A COMMUNITY PERSPECTIVE
In its first three reports, the Committee has shown that the lack of health insurance is widespread and enduring in the United States and that there are adverse health, psychosocial, and economic impacts on uninsured individuals and members of families with at least one uninsured member. By removing or lowering financial barriers to access to health care, health insurance can and does make a positive difference in the lives of insured persons when they need health care. This report sets the experiences of uninsured individuals and families in the context of the communities in which they live, work, and seek health care. It considers another aspect of health insurance’s importance, namely, as a predictable and stable revenue source for health care service providers.
In A Shared Destiny: Community Effects of Uninsurance, the Committee finds that the adverse effects of uninsurance that accrue to uninsured individuals and families in a community, as well as the financial strain placed on the community’s health care system, have important spillover effects on community health care institutions and providers. In communities with higher uninsured rates, access to health services and consequent benefits are compromised for persons other than those who lack coverage. The community effects of uninsurance are often difficult to see at a national level but can be quite vivid at the local level. The great heterogeneity in the organization of health care services locally and in the ways that care for uninsured persons is financed affects how uninsurance interacts with local health services, a community’s social and economic fortunes, and may even affect the health of its members. A
Shared Destiny documents a number of these interactions and presents working hypotheses about many more.
Health care practitioners and institutions are an important part of most local communities, knitting together the lives of individual community residents as providers facilitate access to care, contribute to local economic vitality, and protect and improve the health of community members. Even for healthy community members, having a regular health care provider and more advanced medical services and resources available has real value. These health care relationships and resources enhance the quality of our lives and peace of mind.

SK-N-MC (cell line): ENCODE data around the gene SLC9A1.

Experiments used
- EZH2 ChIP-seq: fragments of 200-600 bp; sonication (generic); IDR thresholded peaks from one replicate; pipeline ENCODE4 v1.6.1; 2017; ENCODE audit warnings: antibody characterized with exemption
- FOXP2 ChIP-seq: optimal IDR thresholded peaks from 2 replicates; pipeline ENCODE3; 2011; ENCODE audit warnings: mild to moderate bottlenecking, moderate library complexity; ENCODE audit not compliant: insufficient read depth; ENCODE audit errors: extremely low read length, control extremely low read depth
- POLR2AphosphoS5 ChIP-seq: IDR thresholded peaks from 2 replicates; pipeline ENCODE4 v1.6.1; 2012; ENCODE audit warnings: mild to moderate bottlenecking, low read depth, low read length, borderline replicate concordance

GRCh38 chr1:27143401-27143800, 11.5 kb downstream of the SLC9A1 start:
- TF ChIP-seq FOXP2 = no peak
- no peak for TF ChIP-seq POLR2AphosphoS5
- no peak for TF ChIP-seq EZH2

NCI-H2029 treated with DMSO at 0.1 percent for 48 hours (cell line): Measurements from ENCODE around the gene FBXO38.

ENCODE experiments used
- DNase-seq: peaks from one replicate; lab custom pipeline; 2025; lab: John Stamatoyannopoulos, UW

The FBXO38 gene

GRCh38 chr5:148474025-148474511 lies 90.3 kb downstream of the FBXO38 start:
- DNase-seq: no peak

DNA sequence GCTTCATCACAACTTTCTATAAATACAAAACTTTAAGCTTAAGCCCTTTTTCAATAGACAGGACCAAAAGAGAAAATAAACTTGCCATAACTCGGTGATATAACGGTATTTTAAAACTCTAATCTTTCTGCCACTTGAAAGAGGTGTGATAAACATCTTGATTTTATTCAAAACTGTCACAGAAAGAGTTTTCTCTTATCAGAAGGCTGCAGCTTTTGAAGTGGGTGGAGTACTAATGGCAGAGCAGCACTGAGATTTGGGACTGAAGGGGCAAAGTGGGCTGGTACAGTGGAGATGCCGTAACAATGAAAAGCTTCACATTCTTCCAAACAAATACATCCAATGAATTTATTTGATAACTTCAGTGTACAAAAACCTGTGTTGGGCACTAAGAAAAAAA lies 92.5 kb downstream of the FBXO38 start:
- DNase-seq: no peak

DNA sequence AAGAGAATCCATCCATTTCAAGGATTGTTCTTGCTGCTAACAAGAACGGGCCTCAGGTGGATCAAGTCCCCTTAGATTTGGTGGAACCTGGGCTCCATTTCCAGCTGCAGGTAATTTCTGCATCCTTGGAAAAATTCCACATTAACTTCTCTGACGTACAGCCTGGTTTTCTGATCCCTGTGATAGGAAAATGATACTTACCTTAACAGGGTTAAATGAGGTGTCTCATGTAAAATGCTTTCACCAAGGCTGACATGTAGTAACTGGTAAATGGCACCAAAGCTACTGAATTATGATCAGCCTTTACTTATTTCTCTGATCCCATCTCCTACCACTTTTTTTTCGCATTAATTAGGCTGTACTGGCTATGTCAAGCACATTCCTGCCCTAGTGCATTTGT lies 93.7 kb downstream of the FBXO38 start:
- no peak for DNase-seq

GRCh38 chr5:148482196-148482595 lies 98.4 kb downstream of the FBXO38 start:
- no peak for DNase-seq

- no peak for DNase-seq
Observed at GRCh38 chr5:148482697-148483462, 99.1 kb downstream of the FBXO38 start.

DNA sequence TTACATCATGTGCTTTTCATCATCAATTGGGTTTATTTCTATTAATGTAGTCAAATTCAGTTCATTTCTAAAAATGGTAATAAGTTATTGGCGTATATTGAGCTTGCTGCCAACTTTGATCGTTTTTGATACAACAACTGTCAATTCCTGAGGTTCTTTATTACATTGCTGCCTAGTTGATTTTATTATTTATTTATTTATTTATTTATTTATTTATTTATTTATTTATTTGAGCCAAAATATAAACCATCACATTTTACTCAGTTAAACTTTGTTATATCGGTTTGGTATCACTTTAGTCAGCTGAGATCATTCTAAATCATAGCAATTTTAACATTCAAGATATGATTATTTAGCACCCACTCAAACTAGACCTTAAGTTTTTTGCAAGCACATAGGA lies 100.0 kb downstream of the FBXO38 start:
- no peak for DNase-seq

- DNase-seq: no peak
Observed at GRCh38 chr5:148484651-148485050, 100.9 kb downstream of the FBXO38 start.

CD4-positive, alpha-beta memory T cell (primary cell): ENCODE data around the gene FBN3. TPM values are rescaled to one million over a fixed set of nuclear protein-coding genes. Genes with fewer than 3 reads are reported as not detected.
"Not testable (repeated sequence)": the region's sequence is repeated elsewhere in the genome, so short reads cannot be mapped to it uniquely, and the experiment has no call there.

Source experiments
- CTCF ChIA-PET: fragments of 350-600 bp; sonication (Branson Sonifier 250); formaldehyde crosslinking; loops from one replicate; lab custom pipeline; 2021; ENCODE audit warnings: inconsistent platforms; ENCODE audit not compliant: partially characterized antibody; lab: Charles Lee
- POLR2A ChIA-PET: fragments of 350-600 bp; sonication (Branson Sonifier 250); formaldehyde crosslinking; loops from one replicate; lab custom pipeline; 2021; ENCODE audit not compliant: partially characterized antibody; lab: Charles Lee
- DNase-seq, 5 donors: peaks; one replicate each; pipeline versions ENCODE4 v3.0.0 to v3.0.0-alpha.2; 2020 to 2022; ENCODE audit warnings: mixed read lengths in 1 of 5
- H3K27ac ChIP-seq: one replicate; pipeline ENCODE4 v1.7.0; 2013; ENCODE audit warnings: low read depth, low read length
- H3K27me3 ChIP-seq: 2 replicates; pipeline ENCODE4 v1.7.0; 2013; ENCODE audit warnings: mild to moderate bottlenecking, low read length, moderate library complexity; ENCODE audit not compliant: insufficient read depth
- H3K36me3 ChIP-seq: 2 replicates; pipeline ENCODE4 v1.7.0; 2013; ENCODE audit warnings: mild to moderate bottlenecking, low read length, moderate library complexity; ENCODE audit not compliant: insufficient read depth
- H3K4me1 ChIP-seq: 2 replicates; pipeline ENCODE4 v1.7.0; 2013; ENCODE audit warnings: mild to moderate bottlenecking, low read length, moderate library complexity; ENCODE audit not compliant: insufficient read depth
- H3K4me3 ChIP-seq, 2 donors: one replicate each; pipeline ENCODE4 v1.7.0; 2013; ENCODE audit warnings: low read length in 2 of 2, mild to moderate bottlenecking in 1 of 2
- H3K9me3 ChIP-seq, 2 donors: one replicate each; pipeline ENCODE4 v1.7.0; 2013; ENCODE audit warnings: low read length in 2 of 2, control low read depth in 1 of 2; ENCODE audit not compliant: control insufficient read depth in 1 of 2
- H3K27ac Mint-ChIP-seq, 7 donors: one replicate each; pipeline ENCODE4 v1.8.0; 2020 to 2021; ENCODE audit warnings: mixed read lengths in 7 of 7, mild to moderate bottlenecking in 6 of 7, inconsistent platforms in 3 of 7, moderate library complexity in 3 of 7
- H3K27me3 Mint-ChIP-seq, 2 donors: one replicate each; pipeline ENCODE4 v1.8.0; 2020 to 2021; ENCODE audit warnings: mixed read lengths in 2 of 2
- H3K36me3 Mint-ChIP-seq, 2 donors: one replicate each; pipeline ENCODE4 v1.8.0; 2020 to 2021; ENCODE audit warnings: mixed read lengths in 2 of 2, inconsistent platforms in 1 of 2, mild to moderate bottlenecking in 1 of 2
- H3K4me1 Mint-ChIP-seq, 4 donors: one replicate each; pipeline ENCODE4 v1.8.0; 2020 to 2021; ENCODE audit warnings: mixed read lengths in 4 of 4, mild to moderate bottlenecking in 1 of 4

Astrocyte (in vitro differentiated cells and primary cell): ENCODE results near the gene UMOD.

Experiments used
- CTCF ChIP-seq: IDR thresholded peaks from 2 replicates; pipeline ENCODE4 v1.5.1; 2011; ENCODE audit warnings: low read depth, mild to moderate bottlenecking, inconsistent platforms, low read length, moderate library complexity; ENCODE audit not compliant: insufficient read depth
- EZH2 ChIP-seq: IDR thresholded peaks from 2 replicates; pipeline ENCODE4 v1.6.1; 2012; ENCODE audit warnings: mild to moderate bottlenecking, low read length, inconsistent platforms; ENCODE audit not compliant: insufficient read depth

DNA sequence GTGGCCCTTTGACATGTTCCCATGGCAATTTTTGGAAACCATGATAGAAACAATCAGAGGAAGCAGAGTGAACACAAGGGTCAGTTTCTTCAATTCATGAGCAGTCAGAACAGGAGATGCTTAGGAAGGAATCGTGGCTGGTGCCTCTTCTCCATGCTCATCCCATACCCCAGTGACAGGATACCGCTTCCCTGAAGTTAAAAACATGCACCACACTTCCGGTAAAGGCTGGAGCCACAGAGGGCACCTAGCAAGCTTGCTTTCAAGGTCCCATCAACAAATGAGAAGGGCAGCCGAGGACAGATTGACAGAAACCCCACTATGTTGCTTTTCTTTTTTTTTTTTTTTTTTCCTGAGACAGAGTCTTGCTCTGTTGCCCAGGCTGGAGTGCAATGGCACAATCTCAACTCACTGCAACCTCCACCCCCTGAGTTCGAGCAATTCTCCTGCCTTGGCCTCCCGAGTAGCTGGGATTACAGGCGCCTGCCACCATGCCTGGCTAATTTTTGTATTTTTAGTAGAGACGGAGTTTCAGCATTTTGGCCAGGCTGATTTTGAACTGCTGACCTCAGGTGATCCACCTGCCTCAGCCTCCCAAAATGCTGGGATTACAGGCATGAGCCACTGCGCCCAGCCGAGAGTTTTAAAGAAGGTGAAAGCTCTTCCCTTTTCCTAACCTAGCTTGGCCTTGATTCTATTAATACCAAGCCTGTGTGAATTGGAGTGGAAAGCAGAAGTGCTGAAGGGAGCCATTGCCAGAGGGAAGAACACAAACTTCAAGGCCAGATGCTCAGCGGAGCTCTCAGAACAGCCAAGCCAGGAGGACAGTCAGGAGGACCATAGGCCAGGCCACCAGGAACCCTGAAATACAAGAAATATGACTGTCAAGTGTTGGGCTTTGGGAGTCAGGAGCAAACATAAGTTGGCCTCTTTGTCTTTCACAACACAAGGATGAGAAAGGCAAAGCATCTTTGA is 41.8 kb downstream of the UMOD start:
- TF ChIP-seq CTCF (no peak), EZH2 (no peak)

The failure to insure all members of American communities can distort and even disrupt these relationships between health care providers and the people they serve. Uninsured persons have much more trouble finding health care providers who will see them, use health care services much less often when they need care than do insured persons, and are more likely to incur high unreimbursed costs when they do obtain care (IOM, 2001a, 2002b). As a result, the presence of a sizable or growing population of uninsured persons may impose destabilizing financial stresses on the health care providers that serve all community members and on the public and private sources that finance local health care. Lack of access to health care results in adverse economic, social, and health consequences for uninsured persons and their family members (IOM, 2001a, 2002a, 2002b). Ripple or spillover effects of these consequences on uninsured persons may be felt by their insured neighbors. For example, an uninsured breadwinner’s lack of health care can lead to disability and loss of income that necessitates public support payments.
This fourth report of the Committee on the Consequences of Uninsurance explores the ways in which many others may be affected by the lack of health insurance of some of us. The Committee hypothesizes a series of spillover effects of uninsurance, effects that extend beyond the adverse health and financial impacts on uninsured individuals and families documented in Coverage Matters, Care Without Coverage, and Health Insurance Is a Family Matter. A Shared Destiny establishes an analytic framework for thinking about the causal pathways hypothesized to lead to the more widespread impacts of uninsurance, assesses the limited empirical evidence that exists about community effects, and proposes a research agenda to better demonstrate the presence or absence of these effects.
Given the large, persisting population of uninsured persons in the United States, the current economic environment and state government fiscal situations make the problems of uninsurance even more urgent and in need of remedy. The national uninsured rate of 16.5 percent among persons under age 65 masks substantial variation in state and local uninsured rates, median durations of uninsured spells of individuals, and the sizes and concentrations of uninsured groups within different populations (Mills, 2002). Uninsured rates vary across the states from 8.7 percent in Iowa to 26 percent in Texas (see Figure ES.1).
Over the past two decades the uninsured rate and total number of uninsured nationally has grown slowly but steadily (with only a slight dip during 1999 and 2000). With the current combination of higher unemployment and rapidly rising
costs of health care and insurance premiums, absent major public policy reforms, the national uninsured rate can be expected to rise more rapidly in future years (Chernew et al., 2002; Cutler, 2002).
Assessing Community Effects